Humboldt State University ® Department of Chemistry

Richard A. Paselk

Science 331
Fall 2004 Lecture/Activity Office: SA560a
Notes: 4 October Phone: x 5719
Home: 822-1116
e-mail: rap1

Chemical Reactions & Chemical Change

We have had two sets of activities involving Chemical reactions - Acids & Bases, and Burning. Today I want to go back and take another look at these processes and also other chemical and physical processes, looking for common features and differences.

Burning (oxidation of carbon)

Recall the reaction we saw for natural gas (methane)

CH4 + 2 O2 -> CO2 + 2 H2O

And the very similar reaction for burning methanol (wood alcohol)

CH3OH + O2 -> CO2 + 2 H2O

(Why do we draw methanol like this? Why not CH4O? Look at Lewis Structure - C must be in middle and H can't bridge C and O.)

Dissolving and Chemical Change

What happens when we dissolve something and get a solution?

How do these differ from simple mixtures such as finely ground salt and pepper, mud in water, or really shaken up oil and vinegar dressing?

Solutions are homogeneous mixtures which will NOT separate out. They have a single phase. They are clear if the solvent is clear.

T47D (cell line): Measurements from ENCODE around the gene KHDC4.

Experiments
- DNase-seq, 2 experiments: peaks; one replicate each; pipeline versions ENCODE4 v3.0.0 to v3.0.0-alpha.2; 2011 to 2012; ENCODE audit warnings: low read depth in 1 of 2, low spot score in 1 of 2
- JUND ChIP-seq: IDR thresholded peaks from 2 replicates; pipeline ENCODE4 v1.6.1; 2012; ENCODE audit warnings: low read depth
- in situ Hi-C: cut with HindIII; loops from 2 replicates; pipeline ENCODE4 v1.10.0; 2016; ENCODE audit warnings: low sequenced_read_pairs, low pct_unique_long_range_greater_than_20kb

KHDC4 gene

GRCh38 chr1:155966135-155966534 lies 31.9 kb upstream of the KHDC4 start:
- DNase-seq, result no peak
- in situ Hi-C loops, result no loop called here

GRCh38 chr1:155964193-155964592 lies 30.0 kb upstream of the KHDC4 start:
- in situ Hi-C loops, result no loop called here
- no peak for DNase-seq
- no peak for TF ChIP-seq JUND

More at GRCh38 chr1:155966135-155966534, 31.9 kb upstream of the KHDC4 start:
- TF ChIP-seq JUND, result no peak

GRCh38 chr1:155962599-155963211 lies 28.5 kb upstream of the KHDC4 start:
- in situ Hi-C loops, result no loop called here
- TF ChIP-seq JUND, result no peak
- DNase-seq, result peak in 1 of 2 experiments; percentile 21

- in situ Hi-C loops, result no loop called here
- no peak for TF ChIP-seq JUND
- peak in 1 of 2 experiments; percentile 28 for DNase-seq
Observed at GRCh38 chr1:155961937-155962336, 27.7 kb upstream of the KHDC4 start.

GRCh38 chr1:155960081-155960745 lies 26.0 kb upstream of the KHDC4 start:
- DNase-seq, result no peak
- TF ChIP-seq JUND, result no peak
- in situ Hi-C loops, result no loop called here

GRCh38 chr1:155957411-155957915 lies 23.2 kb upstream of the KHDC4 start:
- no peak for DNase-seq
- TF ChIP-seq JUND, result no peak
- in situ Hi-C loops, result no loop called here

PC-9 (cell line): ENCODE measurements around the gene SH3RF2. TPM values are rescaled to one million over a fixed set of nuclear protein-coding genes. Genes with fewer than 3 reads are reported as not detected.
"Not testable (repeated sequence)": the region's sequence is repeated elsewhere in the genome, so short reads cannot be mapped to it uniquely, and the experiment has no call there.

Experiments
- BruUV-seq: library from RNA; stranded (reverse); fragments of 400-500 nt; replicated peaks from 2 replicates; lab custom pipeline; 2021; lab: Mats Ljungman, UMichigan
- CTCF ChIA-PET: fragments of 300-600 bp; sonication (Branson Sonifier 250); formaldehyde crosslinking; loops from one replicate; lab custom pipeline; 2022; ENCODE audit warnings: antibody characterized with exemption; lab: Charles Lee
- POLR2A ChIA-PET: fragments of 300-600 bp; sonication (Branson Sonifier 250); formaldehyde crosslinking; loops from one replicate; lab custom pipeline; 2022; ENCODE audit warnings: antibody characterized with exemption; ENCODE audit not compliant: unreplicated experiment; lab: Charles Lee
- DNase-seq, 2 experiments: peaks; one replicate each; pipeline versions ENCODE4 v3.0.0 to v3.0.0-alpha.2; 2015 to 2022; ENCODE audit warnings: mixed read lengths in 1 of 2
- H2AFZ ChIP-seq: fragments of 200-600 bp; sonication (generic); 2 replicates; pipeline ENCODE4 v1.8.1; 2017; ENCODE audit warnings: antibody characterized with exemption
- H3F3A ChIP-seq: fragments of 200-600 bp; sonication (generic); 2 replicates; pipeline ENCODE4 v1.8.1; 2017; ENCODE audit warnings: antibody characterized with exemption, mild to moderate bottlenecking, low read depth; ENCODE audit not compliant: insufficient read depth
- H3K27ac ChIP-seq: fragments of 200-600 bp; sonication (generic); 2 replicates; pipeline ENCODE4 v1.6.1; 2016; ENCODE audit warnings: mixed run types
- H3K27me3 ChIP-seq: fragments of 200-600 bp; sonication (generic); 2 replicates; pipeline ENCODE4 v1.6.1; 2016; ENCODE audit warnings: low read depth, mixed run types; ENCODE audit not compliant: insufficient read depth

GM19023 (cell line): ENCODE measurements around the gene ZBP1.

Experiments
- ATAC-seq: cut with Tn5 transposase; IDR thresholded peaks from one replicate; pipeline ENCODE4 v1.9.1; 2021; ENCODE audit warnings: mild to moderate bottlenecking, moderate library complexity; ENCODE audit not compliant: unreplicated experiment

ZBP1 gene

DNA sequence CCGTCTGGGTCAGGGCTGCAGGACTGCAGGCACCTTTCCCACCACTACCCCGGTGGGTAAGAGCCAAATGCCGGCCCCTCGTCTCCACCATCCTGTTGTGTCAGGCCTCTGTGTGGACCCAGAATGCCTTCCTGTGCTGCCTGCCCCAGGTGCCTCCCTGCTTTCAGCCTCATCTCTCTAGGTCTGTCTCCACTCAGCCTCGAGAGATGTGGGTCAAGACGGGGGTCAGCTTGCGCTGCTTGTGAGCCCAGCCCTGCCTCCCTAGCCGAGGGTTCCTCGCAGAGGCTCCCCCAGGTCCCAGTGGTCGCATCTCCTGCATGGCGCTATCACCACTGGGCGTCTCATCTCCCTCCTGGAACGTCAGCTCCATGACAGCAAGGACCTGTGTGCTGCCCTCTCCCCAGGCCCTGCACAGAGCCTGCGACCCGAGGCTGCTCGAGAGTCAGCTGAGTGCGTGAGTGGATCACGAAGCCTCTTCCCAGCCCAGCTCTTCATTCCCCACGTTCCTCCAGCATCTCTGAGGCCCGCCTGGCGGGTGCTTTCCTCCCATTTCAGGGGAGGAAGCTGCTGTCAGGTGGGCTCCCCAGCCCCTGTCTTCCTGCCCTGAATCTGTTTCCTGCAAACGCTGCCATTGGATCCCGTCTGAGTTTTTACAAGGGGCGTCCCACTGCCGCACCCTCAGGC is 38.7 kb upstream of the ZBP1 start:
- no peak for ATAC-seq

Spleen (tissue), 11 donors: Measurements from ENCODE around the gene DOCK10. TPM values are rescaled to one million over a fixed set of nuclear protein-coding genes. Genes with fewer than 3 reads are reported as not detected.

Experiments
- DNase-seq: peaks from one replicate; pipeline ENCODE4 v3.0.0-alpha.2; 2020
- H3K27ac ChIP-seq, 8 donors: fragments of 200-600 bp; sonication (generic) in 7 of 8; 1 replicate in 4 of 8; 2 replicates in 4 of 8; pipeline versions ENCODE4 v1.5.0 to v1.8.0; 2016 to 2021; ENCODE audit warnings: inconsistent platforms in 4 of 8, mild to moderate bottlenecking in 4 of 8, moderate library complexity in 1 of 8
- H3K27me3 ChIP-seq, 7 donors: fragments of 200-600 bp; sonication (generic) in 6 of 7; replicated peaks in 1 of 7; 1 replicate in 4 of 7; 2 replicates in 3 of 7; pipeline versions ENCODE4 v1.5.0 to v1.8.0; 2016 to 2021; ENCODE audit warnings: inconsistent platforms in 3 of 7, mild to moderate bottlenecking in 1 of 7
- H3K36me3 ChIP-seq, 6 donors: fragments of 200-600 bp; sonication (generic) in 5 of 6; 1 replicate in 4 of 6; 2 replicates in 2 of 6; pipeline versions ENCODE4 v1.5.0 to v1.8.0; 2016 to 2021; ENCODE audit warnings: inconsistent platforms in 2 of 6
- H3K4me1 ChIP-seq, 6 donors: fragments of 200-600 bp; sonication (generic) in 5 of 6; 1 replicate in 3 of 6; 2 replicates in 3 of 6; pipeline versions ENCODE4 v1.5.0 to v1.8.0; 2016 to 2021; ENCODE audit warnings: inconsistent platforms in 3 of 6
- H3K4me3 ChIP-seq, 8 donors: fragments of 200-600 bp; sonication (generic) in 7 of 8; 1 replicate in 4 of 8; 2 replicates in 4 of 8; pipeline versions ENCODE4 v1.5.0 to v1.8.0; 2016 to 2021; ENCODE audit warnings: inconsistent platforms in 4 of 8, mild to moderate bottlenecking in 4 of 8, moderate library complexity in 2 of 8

How do we know they do not represent chemical reactions (that is, how do we know the moleculaes havn't cahnged)? Look at our examples:

How does making solutions compare to changes of state or phase? Look at heating/cooloing curve for water (Fig 1.24, p 38).

Types of Changes

So now we have seen three types of changes matter undergoes:

  1. Phase changes (changes of state) - Physical change
  2. Dissolving - Physical change
  3. Substance changes - Chemical change


Acids and bases. So what kinds of changes do we see with acids and bases. Review first.

Recall we defined acids and bases in two ways:

What does the chemical definition really mean? Let's look at some common acids:

HCl -> H+ + Cl-

H2SO4 -> H+ + HSO4-

CH3CO2H -> H+ + CH3CO2-

NaOH -> Na+ + OH-

KOH -> K+ + OH-

Ca(OH)2 -> Ca+ + 2 OH-

What happens when an acid and a base are mixed? Make "salt" water. Of course we can't see it happen, because we are working in water, and the new water is a very small fraction of the amount we already have!

Let's try hydrochloric acid and sodium hydroxide:

HCl + NaOH -> H+ + Cl- + Na+ + OH- -> H2O + Na+ + Cl-

so the net result is that water was made (salty water in this case):

H+ + OH- -> H2O

pH and pH scale (Fig 1.20, p 32)

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© R A Paselk

Last modified 5 October 2004